"'Gambling' wolves take more risks than dogs" Topic
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|Tango01||02 Sep 2016 8:20 p.m. PST|
"Would you rather get 100 euros for certain, or have a fifty-fifty chance of receiving either 200 euros or nothing? Most choose the first, as humans tend to be "risk-averse," preferring a guaranteed pay-off over the possibility of a greater reward. It is thought that the human preference for "playing it safe" has evolved through natural selection: when you live precariously, like our remote ancestors, losing all your food reserves might be catastrophic, while adding to them might not make much difference to your chances of survival.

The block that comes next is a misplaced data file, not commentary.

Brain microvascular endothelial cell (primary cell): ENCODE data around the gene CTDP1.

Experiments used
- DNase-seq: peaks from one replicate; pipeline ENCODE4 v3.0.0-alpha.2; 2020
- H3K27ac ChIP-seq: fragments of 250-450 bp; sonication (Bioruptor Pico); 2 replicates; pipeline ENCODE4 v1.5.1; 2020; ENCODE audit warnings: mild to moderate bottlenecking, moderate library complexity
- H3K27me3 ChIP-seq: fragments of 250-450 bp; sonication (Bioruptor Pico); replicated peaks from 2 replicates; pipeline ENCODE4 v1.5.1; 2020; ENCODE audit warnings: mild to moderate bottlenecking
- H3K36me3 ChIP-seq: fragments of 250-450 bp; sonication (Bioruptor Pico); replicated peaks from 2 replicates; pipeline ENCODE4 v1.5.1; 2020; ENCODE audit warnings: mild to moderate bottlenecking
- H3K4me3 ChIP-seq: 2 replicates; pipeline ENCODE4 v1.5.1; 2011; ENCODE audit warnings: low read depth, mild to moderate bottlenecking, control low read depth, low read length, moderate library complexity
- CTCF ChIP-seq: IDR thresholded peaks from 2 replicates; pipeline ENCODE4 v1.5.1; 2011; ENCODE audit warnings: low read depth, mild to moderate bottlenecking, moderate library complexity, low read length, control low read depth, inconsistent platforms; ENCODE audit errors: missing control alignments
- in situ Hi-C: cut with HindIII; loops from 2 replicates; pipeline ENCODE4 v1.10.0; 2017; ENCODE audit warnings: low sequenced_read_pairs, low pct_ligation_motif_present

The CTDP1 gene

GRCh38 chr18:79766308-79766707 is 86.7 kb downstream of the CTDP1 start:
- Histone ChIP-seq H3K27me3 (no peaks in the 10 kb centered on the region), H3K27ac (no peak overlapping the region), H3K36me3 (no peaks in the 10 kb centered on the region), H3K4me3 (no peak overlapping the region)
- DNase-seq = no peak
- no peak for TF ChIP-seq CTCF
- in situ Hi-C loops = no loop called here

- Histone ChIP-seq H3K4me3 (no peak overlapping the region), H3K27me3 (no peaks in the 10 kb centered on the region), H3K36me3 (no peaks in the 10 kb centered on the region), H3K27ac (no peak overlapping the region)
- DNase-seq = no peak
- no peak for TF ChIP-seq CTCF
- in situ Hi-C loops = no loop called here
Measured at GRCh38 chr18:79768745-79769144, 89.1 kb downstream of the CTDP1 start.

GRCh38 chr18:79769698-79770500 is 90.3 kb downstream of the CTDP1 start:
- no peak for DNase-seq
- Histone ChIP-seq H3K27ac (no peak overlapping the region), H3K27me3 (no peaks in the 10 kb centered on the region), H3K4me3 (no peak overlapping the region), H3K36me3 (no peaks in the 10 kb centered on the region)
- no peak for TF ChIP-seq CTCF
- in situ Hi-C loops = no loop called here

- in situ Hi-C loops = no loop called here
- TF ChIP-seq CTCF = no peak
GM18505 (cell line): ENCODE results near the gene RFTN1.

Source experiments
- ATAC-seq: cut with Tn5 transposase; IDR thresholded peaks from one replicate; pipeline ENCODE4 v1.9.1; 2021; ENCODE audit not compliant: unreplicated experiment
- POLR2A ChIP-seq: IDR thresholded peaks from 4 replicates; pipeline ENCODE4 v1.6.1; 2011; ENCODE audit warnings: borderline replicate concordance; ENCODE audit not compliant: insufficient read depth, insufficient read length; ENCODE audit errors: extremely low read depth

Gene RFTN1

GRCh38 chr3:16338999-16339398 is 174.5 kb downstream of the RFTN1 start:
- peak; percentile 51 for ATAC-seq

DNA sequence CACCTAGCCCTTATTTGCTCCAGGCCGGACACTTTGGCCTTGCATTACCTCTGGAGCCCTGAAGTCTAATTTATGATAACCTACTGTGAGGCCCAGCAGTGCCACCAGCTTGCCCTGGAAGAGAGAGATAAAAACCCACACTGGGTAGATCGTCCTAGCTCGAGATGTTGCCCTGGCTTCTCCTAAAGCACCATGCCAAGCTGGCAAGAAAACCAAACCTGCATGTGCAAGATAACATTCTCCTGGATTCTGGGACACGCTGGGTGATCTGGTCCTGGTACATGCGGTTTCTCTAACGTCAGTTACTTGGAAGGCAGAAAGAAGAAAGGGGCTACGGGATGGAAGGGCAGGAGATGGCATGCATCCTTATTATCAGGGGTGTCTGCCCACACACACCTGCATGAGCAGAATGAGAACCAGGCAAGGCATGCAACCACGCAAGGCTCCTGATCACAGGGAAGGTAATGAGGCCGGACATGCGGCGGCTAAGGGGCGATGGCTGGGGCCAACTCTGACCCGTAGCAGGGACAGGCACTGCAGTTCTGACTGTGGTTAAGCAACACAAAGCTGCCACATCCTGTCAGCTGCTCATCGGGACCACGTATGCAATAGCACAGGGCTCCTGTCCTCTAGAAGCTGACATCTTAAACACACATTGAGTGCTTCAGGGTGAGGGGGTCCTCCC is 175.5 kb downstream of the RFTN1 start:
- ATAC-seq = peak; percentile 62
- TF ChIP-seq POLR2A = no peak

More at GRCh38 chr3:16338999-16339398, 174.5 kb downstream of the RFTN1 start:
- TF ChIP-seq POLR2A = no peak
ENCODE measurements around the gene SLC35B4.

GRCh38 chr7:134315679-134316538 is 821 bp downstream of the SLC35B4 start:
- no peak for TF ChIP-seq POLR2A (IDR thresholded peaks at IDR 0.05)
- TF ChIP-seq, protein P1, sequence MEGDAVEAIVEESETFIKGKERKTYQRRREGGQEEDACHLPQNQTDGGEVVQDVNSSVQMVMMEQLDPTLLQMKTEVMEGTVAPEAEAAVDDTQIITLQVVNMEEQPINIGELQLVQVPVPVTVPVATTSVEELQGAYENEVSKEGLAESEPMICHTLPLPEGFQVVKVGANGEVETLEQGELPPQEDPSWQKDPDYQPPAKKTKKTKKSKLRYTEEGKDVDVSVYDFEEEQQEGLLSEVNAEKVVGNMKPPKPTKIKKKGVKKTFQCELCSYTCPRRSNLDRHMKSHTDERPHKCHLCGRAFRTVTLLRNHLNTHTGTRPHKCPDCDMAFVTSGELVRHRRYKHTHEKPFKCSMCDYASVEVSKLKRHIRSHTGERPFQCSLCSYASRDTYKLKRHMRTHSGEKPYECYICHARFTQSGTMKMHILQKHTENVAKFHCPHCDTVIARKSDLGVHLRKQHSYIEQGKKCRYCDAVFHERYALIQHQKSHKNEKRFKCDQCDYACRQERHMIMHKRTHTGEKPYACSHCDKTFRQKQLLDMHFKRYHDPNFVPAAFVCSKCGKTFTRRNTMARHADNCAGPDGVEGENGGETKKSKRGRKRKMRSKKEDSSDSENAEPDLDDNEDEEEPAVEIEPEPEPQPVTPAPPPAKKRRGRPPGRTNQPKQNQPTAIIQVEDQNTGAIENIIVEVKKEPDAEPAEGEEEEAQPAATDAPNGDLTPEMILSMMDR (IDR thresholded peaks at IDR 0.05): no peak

Here, in one of the first studies on risk preferences in animals other than primates, scientists show that wolves are consistently more prone to take risks when gambling for food than dogs. When faced with the choice between an insipid food pellet and a fifty-fifty chance of either tasty meat or an inedible stone, wolves nearly always choose the risky option, whereas dogs are more cautious…"